St. John's Wort
Information about St. John's Wort
St. John’s wort is a popular herbal medication and extract derived from the plant Hypericum perforatum which is purported to be beneficial in depression and anxiety.
Liver safety of St. John's Wort
St. John’s wort has not been implicated convincingly in cases of clinically apparent, acute liver injury, although it may increase the hepatotoxicity of other agents by herb-drug interactions that alter drug metabolism.
Mechanism of action of St. John's Wort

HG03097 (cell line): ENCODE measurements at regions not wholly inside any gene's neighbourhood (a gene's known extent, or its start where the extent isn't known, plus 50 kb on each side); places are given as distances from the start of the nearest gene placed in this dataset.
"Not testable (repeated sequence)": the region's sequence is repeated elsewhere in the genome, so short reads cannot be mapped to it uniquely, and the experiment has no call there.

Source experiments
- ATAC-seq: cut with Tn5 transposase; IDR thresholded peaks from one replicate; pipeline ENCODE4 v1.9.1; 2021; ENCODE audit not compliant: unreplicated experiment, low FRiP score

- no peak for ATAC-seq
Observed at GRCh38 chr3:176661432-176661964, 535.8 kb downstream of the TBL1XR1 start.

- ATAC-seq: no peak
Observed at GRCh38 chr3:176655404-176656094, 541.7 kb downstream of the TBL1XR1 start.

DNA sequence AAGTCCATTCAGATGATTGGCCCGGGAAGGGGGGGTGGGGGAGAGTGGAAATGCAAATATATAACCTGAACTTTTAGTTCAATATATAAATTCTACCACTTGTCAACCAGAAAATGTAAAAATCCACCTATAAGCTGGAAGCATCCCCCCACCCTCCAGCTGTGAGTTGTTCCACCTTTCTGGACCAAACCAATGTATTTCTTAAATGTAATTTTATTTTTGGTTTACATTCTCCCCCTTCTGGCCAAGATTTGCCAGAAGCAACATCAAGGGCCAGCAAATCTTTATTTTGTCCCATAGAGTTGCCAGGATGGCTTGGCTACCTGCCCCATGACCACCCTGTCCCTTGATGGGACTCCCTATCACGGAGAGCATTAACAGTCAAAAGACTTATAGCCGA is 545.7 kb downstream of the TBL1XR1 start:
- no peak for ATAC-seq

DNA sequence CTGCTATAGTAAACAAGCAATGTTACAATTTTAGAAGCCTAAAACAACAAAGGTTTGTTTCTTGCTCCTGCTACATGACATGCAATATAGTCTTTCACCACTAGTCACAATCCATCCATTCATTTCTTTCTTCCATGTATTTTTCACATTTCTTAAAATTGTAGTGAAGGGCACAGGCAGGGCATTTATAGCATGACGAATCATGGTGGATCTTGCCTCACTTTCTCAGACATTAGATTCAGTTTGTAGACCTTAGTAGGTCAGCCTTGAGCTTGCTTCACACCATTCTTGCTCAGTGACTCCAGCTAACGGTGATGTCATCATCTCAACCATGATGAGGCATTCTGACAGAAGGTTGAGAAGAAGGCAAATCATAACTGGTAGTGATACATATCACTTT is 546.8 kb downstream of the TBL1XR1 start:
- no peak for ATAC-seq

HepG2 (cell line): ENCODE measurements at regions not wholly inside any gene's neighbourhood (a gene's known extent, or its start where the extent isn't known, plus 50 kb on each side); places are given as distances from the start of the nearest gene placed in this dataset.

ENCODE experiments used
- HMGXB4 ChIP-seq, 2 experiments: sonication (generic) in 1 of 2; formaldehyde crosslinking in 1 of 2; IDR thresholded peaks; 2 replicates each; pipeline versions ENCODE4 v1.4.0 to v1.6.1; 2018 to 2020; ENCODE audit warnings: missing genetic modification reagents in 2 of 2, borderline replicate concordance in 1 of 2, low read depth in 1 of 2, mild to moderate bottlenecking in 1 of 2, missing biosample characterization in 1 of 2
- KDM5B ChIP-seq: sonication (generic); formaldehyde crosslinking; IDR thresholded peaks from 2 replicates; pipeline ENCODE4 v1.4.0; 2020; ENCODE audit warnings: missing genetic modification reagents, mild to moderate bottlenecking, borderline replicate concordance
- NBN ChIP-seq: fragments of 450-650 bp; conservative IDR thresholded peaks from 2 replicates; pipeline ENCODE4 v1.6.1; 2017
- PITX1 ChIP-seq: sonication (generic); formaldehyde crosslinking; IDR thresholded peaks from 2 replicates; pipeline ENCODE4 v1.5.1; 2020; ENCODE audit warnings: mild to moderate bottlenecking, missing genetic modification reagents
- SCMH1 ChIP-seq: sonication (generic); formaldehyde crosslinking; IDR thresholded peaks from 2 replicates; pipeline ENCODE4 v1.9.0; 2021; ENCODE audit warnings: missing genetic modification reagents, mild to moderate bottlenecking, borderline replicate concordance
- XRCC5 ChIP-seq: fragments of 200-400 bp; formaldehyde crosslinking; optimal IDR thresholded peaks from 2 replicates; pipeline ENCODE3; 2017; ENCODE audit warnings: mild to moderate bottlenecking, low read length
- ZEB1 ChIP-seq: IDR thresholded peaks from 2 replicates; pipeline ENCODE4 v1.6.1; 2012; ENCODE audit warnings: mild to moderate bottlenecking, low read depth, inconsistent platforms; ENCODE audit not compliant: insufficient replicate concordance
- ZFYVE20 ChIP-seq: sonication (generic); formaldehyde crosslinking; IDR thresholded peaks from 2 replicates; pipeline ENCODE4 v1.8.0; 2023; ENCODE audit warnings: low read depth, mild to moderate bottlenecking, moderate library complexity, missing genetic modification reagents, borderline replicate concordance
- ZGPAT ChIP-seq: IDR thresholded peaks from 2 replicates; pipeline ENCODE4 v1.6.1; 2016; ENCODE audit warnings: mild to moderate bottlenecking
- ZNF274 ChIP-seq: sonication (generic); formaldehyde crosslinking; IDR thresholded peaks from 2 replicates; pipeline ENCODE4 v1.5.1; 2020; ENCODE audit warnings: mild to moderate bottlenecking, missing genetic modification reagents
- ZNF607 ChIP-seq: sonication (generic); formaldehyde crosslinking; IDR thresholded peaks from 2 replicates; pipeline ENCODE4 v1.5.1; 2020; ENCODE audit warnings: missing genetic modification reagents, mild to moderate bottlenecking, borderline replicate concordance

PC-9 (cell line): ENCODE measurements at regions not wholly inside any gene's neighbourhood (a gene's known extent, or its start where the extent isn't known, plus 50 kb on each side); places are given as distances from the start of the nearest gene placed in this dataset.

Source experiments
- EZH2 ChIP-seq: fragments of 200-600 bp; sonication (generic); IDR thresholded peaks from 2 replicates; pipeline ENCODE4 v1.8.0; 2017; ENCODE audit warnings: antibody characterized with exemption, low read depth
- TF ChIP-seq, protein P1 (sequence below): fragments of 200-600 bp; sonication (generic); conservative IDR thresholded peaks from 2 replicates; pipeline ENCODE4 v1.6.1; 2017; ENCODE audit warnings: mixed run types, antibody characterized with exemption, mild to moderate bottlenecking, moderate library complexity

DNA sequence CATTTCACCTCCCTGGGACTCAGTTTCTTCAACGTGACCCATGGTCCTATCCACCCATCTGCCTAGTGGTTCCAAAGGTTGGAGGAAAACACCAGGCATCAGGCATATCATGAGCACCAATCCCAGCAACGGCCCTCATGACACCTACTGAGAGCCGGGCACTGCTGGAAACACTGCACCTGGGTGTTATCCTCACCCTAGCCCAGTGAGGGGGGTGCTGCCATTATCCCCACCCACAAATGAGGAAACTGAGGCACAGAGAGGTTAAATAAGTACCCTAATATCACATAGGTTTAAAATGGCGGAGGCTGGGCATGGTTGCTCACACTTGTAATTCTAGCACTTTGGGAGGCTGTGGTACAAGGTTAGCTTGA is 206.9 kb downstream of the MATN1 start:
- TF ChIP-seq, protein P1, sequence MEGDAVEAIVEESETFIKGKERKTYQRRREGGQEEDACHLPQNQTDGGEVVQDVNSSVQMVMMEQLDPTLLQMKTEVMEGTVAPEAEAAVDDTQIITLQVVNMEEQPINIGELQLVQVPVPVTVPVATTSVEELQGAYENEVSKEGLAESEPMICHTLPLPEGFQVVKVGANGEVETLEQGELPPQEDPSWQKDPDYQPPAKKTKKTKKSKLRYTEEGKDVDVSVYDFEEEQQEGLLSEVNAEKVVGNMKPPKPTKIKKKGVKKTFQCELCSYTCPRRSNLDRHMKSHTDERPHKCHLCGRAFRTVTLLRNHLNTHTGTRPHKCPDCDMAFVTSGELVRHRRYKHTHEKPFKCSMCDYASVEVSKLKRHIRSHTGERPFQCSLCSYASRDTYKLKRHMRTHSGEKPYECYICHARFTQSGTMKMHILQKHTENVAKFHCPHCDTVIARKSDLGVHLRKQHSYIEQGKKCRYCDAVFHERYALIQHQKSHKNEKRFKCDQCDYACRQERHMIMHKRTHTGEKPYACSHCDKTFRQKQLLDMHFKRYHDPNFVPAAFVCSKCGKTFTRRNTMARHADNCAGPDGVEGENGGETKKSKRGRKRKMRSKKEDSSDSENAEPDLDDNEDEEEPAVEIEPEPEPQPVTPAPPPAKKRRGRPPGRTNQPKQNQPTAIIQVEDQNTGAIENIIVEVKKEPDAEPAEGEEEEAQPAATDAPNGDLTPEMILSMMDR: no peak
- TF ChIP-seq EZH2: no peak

St. John’s wort is an extract prepared from the flowers and leaves of a flowering plant native to Europe commonly known as St. John’s wort, Tipton’s weed or chase-devil (Hypericum perforatum). St. John’s wort is a yellow flowering perennial herb indigenous to Europe that has been introduced elsewhere. Its name refers to the Saint’s day on which it is typically harvested – June 24th. The genus name Hypericum means “above the picture” in reference to its use to ward off evil by hanging the plant over a religious picture or icon. St. John’s wort is an invasive weed in many countries where it has been introduced, where it can be toxic to livestock. St. John’s wort has been used widely as an herbal treatment for depression. It is available as an over-the-counter herbal in the United States, but in other countries is actively prescribed for mild-to-moderate depression. Extracts of St. John’s wort contain many polyphenols, including flavonoids (rutin, hyperoside, isoquercetin, quercitrin, quercetin and others), phenolic acids, naphthodianthrones (hypericin, pseudohypericin, protohypericin and others), and phloroglucinols (hyperforin, adhyperforin). The active principle responsible for the antidepressant effects of St. John’s wort is not known, the most likely candidates being hypericin, pseudohypericin and hyperforin. In controlled trials, St. John’s wort has shown evidence of an antidepressant effect in patients with mild to moderate depression. Side effects can occur with St. John’s wort including gastrointestinal upset, dizziness, confusion, fatigue, anxiety and photosensitivity. Importantly, St. John’s wort has effects on the cytochrome P450 system (induction of CYP 3A4 and 2C9) as well as the major drug transport protein – P-glycoprotein. As a result, St. John’s wort has major drug interactions, particularly with birth control pills, transplant rejection agents, antiretroviral agents, digoxin, platelet inhibitors, anticoagulants and psychotropic agents. Caution should be taken and specific interactions sought when using St. John’s wort with other medications.
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